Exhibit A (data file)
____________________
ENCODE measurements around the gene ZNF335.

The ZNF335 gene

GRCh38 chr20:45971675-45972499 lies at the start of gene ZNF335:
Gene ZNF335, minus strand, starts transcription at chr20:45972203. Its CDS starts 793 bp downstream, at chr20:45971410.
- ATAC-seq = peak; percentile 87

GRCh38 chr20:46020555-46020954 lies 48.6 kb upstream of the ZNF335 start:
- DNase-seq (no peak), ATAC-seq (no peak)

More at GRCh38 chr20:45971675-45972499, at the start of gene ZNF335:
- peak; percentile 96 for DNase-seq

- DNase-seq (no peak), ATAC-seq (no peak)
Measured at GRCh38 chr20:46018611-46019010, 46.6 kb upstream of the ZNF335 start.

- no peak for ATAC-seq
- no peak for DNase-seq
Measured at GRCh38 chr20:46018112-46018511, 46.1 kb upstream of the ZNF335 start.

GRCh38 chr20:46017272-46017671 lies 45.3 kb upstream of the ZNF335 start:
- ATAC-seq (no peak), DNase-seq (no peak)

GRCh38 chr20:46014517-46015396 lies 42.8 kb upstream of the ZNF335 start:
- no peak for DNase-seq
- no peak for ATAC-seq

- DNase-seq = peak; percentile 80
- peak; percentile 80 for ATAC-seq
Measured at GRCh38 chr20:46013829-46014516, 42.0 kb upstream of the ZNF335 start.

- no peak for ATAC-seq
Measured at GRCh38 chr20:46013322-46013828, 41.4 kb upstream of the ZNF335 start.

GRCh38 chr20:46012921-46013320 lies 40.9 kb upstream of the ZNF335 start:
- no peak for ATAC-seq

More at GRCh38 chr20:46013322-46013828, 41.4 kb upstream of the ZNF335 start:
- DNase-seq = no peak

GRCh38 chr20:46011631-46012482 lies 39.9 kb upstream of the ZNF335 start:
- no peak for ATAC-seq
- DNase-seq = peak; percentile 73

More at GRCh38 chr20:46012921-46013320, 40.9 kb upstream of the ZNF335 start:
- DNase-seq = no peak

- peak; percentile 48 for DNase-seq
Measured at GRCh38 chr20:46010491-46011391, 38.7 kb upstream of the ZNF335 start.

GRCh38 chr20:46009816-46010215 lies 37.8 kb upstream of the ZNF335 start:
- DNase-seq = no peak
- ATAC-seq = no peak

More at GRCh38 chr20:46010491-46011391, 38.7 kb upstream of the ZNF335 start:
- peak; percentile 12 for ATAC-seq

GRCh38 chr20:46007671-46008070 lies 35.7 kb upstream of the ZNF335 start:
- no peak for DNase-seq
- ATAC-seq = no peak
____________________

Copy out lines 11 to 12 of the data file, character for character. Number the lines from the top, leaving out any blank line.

Measured at GRCh38 chr20:46018611-46019010, 46.6 kb upstream of the ZNF335 start.

- no peak for ATAC-seq